Research on previous generations of young people going on into adulthood has revealed a number of factors that promote or hinder social mobility. Firstly, we know that experiencing unemployment early on in your career has a long-term effect on your earnings and employment chances, a so-called ‘scarring effect’. The particularly high rates of youth unemployment during the current recession – reaching 21 per cent for men aged 18-24, according to the Labour Force Survey – are likely to be extremely damaging for today’s young people not only in the here and now, but also for their prospects of achieving upwards social mobility.
Research has also consistently pointed to the importance of education in promoting social mobility. The Coalition Government is protecting spending on schools, and this is certainly to be welcomed from a social mobility perspective, but in the modern ‘knowledge economy’, higher education is also significant in determining future earnings and employment prospects. Here the Government’s proposals for a dramatic shift away from tax-funded support towards direct financing by individuals and families are likely to have a strongly unequal effect, reinforcing the link between the class background of your parents and your own chances of acquiring a degree.
Many children from wealthier backgrounds will not be saddled with debt because their parents will be in a position to support them directly, while potential students from poorer backgrounds will need to make the difficult judgement about whether to risk incurring substantial debt to increase the chance of future higher earnings, or whether to play safe and start earning right away. The proposed extension of bursaries and scholarships is little more than a sop, since a young person from a disadvantaged background would need to jump through two hoops (university entrance and scholarship application, the latter most often with higher academic requirements), each associated with considerable uncertainty, while those in a more privileged position need only meet one set of criteria.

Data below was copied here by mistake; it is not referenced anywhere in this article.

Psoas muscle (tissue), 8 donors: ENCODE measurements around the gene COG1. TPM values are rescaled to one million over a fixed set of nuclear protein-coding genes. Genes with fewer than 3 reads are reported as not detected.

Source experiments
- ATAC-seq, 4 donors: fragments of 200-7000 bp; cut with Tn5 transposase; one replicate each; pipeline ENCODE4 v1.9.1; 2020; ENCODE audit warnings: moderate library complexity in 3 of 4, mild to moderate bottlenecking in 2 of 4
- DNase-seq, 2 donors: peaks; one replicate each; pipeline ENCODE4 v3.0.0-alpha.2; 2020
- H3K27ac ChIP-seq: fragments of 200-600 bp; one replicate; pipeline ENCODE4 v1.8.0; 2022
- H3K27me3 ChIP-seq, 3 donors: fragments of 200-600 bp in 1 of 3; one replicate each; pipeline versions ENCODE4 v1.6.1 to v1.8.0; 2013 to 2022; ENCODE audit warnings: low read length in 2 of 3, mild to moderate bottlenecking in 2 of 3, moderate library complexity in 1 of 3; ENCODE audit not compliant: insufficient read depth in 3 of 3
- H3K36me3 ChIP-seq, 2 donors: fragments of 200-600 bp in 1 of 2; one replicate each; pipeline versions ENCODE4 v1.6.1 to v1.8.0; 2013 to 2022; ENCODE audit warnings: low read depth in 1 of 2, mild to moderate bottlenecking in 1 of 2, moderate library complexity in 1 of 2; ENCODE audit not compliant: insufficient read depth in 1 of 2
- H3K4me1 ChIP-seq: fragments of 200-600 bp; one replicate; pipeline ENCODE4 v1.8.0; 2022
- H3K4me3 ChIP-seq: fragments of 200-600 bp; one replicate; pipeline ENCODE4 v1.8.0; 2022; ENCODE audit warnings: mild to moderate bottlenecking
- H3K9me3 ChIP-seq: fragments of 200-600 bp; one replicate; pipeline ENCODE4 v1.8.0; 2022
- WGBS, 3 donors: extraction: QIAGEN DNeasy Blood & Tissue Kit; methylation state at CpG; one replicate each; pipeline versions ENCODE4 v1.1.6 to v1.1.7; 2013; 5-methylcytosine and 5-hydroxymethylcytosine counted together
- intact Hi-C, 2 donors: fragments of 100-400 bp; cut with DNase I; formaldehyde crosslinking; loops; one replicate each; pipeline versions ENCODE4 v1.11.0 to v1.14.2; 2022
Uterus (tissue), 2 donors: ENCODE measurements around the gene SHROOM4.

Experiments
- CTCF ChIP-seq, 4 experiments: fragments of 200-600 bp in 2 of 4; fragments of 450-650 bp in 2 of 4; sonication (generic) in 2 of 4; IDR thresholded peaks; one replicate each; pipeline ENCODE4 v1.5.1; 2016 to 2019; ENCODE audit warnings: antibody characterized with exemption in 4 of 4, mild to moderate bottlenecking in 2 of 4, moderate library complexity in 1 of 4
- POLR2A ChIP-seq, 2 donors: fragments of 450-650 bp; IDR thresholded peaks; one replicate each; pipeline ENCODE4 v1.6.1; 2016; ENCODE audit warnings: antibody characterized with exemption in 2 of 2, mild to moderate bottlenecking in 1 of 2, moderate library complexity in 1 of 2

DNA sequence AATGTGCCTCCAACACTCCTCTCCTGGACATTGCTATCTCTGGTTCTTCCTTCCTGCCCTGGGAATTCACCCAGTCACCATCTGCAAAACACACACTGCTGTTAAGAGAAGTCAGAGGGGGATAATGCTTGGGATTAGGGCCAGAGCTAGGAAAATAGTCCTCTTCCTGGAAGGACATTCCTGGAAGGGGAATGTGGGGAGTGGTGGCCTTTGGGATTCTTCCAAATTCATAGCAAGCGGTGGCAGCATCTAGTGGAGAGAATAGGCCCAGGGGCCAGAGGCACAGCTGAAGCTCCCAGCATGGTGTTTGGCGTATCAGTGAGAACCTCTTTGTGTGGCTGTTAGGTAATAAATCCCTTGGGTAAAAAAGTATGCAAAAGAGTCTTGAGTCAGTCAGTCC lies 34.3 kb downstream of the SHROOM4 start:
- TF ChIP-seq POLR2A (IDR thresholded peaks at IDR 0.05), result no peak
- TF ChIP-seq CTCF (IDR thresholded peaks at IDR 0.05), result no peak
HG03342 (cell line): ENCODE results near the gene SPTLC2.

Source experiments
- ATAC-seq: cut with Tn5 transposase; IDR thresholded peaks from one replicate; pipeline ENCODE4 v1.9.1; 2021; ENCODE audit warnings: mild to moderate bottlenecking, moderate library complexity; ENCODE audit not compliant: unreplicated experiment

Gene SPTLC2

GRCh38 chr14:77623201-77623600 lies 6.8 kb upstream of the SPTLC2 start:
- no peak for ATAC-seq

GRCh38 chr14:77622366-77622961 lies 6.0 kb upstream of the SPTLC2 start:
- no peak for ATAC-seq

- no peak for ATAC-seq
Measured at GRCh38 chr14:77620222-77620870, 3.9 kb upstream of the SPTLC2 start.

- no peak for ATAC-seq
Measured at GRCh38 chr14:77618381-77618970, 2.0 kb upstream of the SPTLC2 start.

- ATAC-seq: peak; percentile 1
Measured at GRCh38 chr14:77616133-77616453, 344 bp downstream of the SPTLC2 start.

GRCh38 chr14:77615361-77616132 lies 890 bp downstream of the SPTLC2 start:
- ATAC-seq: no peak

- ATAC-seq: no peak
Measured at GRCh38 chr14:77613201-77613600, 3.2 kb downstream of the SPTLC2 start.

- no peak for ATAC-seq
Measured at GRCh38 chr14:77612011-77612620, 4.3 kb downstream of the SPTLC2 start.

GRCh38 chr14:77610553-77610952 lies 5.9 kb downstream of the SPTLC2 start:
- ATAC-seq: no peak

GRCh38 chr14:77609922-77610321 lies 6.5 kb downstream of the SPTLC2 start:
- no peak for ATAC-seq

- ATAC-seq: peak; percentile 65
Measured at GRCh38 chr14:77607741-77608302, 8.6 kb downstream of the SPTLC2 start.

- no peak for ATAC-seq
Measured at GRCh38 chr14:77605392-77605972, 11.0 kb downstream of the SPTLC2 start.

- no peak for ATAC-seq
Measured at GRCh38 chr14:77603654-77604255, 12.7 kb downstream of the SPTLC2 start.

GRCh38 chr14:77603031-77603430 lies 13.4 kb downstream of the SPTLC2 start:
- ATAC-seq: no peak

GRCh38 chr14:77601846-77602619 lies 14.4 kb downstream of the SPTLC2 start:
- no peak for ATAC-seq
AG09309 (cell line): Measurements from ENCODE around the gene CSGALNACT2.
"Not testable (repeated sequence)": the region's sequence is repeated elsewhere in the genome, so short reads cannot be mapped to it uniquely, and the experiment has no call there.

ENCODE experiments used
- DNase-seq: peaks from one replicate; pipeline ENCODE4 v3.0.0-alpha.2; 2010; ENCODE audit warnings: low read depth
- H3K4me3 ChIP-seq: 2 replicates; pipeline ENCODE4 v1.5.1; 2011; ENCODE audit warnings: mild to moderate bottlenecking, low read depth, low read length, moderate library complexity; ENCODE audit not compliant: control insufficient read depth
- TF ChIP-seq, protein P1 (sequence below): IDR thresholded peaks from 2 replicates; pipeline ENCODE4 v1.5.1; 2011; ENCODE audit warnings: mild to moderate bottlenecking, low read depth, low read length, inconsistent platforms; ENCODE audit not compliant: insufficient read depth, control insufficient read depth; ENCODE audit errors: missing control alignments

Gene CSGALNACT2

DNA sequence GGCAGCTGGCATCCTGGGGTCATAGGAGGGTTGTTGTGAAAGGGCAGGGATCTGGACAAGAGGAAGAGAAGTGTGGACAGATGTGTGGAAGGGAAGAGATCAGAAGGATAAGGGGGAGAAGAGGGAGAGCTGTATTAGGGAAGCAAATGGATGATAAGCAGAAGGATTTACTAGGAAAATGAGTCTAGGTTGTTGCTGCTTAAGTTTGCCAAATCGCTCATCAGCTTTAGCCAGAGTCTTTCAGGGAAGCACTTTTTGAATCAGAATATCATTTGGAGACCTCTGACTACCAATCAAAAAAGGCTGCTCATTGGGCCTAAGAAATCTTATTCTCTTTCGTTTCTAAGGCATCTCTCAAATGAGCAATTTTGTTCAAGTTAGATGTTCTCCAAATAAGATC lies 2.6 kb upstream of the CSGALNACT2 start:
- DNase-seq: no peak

This brings us to the Coalition’s third claim to fairness – that they are protecting the most vulnerable, and ensuring the burden of cuts is borne by those with the ‘broadest shoulders’. So how much priority has really been given to those worse off under the Budget and CSR?
The analysis in Annex B of the Treasury’s Spending Review document suggests that the combined effect of changes in taxes, benefits and services is mildly progressive by 2012-13, with the top fifth of the income distribution losing most while the one-bottom fifth and the bottom fifth of the income distribution lose least.
However, independent analysis by the Institute for Fiscal Studies gives a rather different picture. The Treasury analysis omits the impact of the reforms of Housing Benefit, Employment and Support Allowance, Disability Living Allowance and Council Tax Benefit, all of which are likely to have a larger negative effect on the poorest half of the income distribution. It also omits around two-thirds of the cuts to departmental spending, on the grounds that the impact on households cannot be clearly allocated. Moreover, the Treasury analysis of taxes and benefits stops at 2012-13, leaving a further £10.7 billion of the proposed £18 billion welfare cuts still to come into force.
Research by the TUC has concluded that the bottom tenth of the income distribution will be hardest hit, losing around 11 per cent of their combined net income and the value of public services they receive per year, compared to approximately 4.5 per cent per year for the top tenth of the income distribution.
As the cuts begin to take effect, the underlying rationale of the Coalition’s policies will become ever more apparent. The expectation must be that it will also be increasingly unpopular, and that any claims of ‘fairness’ will soon ring hollow.
This article is a shorter version of an article that appeared in In Defence of Welfare: The Impacts of the Spending Review, by the Social Policy Association.